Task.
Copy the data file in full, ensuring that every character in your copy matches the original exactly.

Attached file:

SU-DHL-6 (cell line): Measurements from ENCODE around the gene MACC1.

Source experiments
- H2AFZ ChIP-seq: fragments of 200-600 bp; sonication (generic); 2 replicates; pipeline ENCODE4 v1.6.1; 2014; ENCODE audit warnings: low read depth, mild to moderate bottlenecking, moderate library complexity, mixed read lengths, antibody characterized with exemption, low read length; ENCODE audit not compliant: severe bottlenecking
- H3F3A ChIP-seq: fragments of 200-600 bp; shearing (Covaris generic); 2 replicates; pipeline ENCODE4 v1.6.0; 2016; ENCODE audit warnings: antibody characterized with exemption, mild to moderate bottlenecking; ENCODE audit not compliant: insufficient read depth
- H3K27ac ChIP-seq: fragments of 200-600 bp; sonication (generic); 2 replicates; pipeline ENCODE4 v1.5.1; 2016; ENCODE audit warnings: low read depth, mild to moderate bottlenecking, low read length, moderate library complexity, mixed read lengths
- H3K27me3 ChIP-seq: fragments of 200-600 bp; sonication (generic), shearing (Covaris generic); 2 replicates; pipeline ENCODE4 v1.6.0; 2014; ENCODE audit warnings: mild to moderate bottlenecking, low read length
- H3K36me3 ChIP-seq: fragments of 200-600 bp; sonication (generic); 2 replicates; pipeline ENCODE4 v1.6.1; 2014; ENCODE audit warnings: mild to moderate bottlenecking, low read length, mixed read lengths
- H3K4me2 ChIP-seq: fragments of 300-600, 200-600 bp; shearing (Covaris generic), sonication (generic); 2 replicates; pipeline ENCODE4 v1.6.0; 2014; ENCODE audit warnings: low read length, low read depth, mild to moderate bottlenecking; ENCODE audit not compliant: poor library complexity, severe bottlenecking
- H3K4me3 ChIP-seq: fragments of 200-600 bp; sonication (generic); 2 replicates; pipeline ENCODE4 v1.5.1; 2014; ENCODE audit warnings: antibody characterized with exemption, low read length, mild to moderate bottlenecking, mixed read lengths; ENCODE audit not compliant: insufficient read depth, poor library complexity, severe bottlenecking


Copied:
SU-DHL-6 (cell line): Measurements from ENCODE around the gene MACC1.

Source experiments
- H2AFZ ChIP-seq: fragments of 200-600 bp; sonication (generic); 2 replicates; pipeline ENCODE4 v1.6.1; 2014; ENCODE audit warnings: low read depth, mild to moderate bottlenecking, moderate library complexity, mixed read lengths, antibody characterized with exemption, low read length; ENCODE audit not compliant: severe bottlenecking
- H3F3A ChIP-seq: fragments of 200-600 bp; shearing (Covaris generic); 2 replicates; pipeline ENCODE4 v1.6.0; 2016; ENCODE audit warnings: antibody characterized with exemption, mild to moderate bottlenecking; ENCODE audit not compliant: insufficient read depth
- H3K27ac ChIP-seq: fragments of 200-600 bp; sonication (generic); 2 replicates; pipeline ENCODE4 v1.5.1; 2016; ENCODE audit warnings: low read depth, mild to moderate bottlenecking, low read length, moderate library complexity, mixed read lengths
- H3K27me3 ChIP-seq: fragments of 200-600 bp; sonication (generic), shearing (Covaris generic); 2 replicates; pipeline ENCODE4 v1.6.0; 2014; ENCODE audit warnings: mild to moderate bottlenecking, low read length
- H3K36me3 ChIP-seq: fragments of 200-600 bp; sonication (generic); 2 replicates; pipeline ENCODE4 v1.6.1; 2014; ENCODE audit warnings: mild to moderate bottlenecking, low read length, mixed read lengths
- H3K4me2 ChIP-seq: fragments of 300-600, 200-600 bp; shearing (Covaris generic), sonication (generic); 2 replicates; pipeline ENCODE4 v1.6.0; 2014; ENCODE audit warnings: low read length, low read depth, mild to moderate bottlenecking; ENCODE audit not compliant: poor library complexity, severe bottlenecking
- H3K4me3 ChIP-seq: fragments of 200-600 bp; sonication (generic); 2 replicates; pipeline ENCODE4 v1.5.1; 2014; ENCODE audit warnings: antibody characterized with exemption, low read length, mild to moderate bottlenecking, mixed read lengths; ENCODE audit not compliant: insufficient read depth, poor library complexity, severe bottlenecking